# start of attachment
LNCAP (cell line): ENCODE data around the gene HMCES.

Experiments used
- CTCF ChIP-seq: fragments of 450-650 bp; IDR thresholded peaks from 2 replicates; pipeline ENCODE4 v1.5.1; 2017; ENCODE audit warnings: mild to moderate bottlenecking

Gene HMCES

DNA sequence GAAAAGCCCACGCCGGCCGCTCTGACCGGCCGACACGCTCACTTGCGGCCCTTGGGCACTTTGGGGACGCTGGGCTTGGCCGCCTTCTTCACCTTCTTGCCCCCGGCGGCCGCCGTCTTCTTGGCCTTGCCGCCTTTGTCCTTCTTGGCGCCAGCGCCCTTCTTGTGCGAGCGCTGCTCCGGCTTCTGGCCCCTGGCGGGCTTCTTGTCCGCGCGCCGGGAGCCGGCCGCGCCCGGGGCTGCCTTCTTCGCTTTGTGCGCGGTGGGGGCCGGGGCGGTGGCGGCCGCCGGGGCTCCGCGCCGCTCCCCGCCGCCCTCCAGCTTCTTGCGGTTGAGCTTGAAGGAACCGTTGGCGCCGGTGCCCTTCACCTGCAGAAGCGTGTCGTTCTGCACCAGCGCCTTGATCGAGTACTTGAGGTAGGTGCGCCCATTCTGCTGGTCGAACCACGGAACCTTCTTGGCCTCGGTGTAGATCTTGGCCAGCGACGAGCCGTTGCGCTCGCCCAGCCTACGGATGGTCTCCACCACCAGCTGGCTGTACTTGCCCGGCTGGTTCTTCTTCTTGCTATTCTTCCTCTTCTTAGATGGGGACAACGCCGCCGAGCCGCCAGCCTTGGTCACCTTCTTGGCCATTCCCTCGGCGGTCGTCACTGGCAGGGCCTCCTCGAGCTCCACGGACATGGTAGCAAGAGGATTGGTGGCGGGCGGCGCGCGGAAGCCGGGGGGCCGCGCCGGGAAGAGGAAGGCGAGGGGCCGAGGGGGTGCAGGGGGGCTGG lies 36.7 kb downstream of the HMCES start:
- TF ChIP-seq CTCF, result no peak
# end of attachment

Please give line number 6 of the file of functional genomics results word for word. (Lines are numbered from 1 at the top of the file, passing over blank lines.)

- TF ChIP-seq CTCF, result no peak